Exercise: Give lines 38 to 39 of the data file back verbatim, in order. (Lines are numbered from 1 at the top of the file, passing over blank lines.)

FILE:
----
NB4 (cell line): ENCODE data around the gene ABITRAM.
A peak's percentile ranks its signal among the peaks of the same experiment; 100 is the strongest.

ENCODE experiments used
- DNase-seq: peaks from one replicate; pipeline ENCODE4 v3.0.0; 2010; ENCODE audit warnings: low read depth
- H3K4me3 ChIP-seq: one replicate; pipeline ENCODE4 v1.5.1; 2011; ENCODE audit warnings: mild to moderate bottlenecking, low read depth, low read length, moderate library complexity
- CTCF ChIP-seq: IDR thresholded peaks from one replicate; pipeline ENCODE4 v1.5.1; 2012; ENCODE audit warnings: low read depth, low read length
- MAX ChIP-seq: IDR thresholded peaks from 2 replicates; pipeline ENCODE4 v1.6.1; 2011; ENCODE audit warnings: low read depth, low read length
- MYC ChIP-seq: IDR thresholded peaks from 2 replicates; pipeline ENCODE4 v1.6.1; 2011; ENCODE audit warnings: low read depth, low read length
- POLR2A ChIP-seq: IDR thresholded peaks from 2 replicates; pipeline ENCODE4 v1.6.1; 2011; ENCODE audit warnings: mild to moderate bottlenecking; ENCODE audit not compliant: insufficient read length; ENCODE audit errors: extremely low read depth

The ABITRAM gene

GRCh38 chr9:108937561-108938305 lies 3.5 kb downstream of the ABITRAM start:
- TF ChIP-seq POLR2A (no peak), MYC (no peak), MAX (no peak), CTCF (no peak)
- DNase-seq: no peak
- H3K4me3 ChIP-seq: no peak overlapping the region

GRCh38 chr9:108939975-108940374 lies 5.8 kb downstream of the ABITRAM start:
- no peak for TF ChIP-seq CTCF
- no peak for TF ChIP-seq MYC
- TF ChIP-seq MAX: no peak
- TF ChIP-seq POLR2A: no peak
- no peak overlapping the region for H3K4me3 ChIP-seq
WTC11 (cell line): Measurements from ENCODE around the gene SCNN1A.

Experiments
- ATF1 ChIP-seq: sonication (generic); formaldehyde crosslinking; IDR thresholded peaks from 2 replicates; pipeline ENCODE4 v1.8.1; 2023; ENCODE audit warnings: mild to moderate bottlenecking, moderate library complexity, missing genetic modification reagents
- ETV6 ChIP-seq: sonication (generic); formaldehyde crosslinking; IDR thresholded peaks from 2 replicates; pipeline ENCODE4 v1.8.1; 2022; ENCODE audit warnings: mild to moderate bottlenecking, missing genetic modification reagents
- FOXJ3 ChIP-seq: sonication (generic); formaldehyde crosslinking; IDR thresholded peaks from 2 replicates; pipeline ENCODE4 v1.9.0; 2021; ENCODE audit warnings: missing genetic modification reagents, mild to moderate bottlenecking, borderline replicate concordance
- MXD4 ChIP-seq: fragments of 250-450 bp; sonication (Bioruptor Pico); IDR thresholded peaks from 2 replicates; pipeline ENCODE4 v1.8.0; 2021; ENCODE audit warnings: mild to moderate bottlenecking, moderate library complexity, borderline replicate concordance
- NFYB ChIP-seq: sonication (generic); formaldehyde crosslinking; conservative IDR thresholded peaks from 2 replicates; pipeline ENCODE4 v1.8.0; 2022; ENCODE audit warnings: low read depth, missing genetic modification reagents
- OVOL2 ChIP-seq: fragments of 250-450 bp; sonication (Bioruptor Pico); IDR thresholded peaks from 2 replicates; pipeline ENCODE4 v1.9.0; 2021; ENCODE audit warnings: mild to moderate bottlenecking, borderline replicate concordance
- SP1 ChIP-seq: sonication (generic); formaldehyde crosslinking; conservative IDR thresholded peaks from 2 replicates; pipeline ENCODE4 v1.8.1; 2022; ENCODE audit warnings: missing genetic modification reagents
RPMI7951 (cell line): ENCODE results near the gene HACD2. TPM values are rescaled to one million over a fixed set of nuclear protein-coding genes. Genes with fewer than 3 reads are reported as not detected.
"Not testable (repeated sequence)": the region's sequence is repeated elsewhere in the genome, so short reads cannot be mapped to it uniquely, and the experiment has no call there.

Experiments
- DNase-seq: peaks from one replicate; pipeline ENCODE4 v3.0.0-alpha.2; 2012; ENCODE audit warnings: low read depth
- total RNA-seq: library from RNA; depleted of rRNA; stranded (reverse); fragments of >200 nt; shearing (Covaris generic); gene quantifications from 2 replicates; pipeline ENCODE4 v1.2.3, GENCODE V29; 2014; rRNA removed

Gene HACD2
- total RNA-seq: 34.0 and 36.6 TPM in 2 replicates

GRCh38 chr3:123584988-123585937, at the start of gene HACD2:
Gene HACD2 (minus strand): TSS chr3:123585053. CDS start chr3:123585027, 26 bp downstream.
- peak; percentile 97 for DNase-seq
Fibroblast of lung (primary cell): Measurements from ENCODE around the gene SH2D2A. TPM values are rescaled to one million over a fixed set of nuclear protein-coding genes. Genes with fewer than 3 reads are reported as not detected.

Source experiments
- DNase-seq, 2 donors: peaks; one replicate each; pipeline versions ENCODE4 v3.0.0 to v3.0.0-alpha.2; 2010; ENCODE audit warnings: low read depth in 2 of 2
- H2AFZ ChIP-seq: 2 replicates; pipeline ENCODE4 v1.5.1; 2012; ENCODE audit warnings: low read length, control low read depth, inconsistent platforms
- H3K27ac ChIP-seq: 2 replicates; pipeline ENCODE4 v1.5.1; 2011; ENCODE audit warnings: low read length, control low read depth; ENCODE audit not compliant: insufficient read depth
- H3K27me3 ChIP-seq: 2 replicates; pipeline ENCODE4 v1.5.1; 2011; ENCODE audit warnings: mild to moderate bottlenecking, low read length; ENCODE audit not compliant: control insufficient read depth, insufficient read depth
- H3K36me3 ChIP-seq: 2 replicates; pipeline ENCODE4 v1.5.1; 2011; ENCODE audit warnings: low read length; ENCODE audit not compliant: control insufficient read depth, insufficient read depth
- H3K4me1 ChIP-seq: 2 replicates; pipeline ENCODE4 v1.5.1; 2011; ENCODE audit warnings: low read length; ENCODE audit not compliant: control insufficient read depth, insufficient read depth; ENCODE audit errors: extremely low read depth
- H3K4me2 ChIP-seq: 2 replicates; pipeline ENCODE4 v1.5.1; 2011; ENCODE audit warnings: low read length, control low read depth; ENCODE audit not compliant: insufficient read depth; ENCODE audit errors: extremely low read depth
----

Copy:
Gene HACD2 (minus strand): TSS chr3:123585053. CDS start chr3:123585027, 26 bp downstream.
- peak; percentile 97 for DNase-seq